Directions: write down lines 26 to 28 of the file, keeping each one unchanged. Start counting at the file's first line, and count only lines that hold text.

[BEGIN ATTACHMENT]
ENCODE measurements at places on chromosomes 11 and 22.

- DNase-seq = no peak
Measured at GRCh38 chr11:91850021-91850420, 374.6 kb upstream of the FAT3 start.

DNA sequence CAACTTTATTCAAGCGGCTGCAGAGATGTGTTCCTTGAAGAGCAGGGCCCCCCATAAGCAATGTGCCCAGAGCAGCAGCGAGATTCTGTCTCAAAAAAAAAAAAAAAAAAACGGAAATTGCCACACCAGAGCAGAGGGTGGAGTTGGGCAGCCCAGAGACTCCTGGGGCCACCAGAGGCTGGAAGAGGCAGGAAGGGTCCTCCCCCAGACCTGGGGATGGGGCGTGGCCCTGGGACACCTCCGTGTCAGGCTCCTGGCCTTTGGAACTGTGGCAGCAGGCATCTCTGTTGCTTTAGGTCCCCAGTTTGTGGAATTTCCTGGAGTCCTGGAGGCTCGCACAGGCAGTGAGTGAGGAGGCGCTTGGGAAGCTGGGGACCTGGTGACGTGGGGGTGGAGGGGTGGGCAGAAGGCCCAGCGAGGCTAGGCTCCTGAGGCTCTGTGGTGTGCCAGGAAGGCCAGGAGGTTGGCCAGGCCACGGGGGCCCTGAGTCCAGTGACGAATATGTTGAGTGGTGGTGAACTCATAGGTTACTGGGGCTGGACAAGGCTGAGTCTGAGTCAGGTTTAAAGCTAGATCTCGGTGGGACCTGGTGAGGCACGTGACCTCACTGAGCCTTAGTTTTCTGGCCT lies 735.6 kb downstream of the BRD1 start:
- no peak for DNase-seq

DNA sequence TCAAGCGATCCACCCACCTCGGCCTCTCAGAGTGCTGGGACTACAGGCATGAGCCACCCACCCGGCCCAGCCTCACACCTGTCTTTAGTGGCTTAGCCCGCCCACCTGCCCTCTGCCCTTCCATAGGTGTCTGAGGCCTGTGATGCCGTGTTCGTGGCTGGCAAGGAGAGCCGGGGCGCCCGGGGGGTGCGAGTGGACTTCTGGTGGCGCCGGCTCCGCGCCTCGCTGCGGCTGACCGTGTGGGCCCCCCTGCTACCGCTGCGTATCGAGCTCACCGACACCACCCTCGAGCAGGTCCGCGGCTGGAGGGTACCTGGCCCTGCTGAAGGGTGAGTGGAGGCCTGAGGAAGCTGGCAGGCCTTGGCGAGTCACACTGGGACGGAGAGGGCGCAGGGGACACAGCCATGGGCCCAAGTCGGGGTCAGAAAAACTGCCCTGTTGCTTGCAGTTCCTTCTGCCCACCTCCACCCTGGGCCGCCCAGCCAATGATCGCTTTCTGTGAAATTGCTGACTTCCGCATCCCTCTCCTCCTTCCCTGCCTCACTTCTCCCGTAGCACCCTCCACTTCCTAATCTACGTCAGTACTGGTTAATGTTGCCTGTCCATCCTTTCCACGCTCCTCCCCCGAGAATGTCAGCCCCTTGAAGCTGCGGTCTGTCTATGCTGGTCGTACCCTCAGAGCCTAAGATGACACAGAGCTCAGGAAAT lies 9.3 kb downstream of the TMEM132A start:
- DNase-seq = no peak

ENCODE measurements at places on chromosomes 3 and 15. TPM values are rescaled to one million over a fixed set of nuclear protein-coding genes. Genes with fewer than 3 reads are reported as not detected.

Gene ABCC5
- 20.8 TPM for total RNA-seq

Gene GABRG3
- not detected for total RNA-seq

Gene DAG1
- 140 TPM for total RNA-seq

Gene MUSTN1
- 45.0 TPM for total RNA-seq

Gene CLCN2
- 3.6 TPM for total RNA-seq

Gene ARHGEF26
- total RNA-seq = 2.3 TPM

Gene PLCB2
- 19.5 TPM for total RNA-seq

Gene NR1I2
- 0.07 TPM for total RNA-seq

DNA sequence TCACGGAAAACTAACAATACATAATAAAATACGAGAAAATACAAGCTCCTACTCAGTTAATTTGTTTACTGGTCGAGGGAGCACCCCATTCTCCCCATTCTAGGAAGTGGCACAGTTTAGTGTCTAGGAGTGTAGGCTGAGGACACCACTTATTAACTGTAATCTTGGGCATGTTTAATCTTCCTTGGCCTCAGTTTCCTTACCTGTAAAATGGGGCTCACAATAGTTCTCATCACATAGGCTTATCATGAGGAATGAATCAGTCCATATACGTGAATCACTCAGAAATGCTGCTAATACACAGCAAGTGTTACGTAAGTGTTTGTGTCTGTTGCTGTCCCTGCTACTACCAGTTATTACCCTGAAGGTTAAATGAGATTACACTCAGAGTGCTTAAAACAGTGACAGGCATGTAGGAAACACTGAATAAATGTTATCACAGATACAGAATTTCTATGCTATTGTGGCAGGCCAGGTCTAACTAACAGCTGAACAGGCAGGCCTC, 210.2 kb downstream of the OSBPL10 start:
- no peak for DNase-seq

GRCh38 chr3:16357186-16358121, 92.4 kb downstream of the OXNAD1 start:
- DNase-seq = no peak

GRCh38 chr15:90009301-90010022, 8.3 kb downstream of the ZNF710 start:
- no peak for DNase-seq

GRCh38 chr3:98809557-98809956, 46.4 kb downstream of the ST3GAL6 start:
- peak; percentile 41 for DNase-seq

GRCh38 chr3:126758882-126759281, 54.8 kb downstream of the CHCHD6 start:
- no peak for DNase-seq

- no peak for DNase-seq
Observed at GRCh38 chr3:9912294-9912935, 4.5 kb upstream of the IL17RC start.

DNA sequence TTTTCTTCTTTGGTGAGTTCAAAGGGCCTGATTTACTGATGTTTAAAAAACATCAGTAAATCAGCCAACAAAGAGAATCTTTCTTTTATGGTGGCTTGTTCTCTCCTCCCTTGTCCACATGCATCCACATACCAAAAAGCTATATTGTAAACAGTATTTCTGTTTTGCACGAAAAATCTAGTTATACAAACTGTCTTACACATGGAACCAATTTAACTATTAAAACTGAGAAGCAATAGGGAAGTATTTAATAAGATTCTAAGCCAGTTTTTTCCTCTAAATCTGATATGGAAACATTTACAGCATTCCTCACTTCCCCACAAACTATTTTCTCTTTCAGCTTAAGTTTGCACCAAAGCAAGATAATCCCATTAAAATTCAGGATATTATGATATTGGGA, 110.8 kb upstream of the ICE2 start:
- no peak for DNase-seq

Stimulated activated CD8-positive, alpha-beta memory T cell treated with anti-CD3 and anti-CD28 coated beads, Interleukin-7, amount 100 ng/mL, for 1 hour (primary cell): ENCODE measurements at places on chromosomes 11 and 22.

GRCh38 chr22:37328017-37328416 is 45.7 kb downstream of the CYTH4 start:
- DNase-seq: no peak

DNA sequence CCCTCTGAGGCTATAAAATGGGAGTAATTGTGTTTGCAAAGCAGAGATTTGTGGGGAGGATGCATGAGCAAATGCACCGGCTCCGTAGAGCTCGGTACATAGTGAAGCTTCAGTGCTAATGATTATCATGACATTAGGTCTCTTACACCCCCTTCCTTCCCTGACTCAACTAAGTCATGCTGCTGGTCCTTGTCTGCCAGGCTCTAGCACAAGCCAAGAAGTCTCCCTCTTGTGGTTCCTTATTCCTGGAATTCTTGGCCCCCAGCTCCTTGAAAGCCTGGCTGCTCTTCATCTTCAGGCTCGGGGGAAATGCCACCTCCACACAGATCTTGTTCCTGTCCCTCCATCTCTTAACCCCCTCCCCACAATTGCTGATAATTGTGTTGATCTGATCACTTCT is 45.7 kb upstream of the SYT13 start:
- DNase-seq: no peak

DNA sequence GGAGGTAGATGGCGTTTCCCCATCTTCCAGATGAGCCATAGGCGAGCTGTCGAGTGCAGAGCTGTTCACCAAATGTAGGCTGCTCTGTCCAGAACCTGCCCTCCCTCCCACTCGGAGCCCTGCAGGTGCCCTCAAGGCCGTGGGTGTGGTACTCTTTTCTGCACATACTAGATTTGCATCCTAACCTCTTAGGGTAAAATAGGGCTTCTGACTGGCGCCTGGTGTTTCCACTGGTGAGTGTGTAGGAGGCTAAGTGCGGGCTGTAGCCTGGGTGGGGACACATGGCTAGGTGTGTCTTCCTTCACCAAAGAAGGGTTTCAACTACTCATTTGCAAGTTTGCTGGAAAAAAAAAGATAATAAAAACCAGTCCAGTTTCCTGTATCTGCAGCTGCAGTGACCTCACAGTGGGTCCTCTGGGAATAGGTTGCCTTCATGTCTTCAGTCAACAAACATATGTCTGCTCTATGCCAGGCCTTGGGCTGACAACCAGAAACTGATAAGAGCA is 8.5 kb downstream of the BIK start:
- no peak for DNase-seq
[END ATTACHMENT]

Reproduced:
- no peak for DNase-seq

GRCh38 chr3:16357186-16358121, 92.4 kb downstream of the OXNAD1 start:
- DNase-seq = no peak